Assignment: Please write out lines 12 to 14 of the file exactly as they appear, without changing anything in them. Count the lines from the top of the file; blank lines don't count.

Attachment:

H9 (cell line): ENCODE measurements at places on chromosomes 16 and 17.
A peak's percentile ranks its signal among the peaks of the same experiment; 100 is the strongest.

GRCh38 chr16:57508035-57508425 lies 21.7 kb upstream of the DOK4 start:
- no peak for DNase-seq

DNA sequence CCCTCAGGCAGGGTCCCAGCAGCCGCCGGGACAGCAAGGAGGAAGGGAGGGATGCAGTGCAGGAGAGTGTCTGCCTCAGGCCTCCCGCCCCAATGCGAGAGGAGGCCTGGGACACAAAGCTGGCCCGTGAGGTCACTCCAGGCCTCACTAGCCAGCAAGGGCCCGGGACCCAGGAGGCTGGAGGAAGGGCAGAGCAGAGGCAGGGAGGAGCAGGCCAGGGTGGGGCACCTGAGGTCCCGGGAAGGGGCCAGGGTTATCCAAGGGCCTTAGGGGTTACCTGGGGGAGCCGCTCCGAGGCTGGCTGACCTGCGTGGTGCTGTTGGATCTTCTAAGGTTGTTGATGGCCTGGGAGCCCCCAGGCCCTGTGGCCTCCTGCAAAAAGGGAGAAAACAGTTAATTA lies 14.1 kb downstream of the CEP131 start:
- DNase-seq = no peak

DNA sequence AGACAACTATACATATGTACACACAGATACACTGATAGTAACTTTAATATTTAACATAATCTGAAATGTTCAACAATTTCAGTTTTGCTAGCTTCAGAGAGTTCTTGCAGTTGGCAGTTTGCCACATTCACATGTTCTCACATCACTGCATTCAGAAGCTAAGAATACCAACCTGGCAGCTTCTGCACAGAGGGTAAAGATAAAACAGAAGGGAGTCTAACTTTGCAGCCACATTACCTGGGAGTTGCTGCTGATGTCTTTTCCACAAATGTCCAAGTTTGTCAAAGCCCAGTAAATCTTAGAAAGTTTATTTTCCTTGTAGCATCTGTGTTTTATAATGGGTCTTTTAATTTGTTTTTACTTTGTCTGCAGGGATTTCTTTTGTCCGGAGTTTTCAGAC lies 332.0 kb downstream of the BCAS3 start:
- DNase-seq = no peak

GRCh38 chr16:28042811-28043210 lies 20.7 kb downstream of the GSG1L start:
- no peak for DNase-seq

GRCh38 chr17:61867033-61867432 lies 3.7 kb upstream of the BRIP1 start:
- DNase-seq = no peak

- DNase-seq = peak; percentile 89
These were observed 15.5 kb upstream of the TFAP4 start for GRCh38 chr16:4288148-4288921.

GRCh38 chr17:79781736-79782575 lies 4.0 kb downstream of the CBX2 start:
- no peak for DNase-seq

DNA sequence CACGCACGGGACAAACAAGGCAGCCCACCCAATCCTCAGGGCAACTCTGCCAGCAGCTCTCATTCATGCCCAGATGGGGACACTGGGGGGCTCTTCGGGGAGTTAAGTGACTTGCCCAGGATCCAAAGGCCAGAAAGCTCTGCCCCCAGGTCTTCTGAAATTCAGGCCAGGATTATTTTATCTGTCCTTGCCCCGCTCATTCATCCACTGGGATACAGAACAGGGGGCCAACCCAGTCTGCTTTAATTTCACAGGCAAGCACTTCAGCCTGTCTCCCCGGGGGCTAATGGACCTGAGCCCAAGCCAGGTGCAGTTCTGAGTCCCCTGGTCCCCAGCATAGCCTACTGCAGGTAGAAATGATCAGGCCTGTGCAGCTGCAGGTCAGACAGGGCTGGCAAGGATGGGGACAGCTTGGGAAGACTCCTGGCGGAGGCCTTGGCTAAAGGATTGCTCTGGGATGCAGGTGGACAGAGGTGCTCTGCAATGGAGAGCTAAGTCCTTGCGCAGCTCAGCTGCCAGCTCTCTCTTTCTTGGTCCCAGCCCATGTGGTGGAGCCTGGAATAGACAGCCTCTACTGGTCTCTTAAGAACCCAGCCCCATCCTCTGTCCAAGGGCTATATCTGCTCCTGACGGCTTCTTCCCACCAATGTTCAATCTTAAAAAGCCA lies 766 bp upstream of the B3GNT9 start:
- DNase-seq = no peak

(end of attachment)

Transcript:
- DNase-seq = no peak

- DNase-seq = peak; percentile 89
These were observed 15.5 kb upstream of the TFAP4 start for GRCh38 chr16:4288148-4288921.